Wildlife management relies on rigorous science that produces reliable knowledge because it increases accurate understanding of the natural world and informs management decisions. A new Journal of Wildlife Management article evaluates the prevalence of scientific rigor in wildlife research and outlines the components of a rigorous scientific method.
The analysis of 24 issues of the Journal of Wildlife Management from August 2013 through July 2016 found that 43.9% of studies did not appear to test hypotheses, although reliable knowledge relies on explicit hypothesis testing. This may in part be due to a lack of common understanding of what rigorous science entails.
The authors describe how a rigorous scientific method includes 1) generating a research question from theory and prior observations, 2) developing hypotheses (i.e., plausible biological answers to the question), 3) formulating predictions (i.e., facts that must be true if the hypothesis is true), 4) designing and implementing research to collect data potentially consistent with predictions, 5) evaluating whether predictions are consistent with collected data, and 6) drawing inferences based on the evaluation.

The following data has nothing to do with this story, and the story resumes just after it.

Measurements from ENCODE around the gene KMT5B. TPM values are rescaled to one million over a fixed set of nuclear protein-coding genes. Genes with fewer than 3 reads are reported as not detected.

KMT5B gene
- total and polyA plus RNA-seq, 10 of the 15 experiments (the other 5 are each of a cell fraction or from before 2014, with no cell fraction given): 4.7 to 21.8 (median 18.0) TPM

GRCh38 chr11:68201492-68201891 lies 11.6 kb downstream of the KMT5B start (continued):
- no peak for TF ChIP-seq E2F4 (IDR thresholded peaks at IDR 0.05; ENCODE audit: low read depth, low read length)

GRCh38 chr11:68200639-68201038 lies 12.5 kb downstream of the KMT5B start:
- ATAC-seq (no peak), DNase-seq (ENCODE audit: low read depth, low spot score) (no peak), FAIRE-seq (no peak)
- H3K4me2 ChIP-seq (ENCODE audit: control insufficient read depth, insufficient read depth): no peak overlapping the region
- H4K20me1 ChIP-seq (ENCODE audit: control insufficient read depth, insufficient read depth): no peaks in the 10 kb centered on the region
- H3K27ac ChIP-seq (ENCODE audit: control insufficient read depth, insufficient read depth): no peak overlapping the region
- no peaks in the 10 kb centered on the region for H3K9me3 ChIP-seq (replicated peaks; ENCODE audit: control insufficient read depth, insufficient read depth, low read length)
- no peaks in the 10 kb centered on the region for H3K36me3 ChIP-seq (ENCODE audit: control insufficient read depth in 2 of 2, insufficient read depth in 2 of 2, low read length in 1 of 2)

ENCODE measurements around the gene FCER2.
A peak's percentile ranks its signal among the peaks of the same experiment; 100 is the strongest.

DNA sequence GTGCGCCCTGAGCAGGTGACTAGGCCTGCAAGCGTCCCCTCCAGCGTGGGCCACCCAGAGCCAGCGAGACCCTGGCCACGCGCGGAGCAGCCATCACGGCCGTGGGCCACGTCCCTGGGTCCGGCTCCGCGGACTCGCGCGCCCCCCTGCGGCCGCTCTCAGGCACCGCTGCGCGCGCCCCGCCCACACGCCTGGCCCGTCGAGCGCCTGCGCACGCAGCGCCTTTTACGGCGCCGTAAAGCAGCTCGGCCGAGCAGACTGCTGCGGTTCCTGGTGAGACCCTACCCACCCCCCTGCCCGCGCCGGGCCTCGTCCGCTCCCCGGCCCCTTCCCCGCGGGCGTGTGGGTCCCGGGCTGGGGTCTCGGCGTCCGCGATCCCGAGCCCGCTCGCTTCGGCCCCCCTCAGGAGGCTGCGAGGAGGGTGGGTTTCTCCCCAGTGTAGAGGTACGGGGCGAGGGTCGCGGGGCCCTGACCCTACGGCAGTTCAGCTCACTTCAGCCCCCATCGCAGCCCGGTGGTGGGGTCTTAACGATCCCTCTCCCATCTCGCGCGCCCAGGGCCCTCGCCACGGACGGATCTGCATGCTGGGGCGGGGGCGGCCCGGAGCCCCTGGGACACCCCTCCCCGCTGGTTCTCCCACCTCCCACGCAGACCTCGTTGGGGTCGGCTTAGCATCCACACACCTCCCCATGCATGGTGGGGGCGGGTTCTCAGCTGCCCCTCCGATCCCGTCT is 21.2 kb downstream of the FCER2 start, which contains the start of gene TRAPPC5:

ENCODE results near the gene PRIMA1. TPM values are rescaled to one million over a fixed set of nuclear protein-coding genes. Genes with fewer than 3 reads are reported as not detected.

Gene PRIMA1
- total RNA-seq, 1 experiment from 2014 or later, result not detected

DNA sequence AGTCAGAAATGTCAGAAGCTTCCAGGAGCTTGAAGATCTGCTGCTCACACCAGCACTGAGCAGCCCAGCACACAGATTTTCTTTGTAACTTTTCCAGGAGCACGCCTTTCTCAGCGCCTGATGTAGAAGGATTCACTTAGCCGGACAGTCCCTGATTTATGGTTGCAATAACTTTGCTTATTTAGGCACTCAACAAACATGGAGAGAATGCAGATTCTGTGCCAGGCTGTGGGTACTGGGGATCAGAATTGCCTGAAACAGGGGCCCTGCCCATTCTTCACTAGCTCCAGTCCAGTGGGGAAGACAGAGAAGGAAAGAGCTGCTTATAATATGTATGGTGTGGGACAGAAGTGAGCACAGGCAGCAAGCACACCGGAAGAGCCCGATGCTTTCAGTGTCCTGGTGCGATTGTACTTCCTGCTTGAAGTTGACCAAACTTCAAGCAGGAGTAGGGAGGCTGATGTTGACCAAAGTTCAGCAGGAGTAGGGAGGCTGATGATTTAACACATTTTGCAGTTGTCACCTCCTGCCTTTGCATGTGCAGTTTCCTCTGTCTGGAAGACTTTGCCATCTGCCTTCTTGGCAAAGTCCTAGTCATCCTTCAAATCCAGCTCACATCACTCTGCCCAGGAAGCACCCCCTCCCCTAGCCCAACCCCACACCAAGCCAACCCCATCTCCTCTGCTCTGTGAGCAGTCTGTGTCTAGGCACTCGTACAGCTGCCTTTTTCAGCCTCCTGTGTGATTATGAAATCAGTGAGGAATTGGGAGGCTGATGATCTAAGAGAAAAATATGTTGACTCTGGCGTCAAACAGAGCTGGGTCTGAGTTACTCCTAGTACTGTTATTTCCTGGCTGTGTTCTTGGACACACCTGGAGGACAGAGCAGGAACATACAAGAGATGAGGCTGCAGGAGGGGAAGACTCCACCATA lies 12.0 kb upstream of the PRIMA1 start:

"Reliable knowledge is challenging to produce and communicate, so our goal was to develop a cohesive reference for conducting rigorous science," said lead author Sarah Sells, of the University of Montana, Missoula. "Increasing awareness of how we can produce reliable knowledge through scientific research will ultimately lead to greater effectiveness of wildlife management and conservation."
Link to Study: http://onlinelibrary.
The Journal of Wildlife Management publishes manuscripts containing information from original research that contributes to basic wildlife science. Suitable topics include investigations into the biology and ecology of wildlife and their habitats that has direct or indirect implications for wildlife management and conservation. This includes basic information on wildlife habitat use, reproduction, genetics, demographics, viability, predator-prey relationships, space-use, movements, behavior, and physiology; but within the context of contemporary management and conservation issues such that the knowledge may ultimately be useful to wildlife practitioners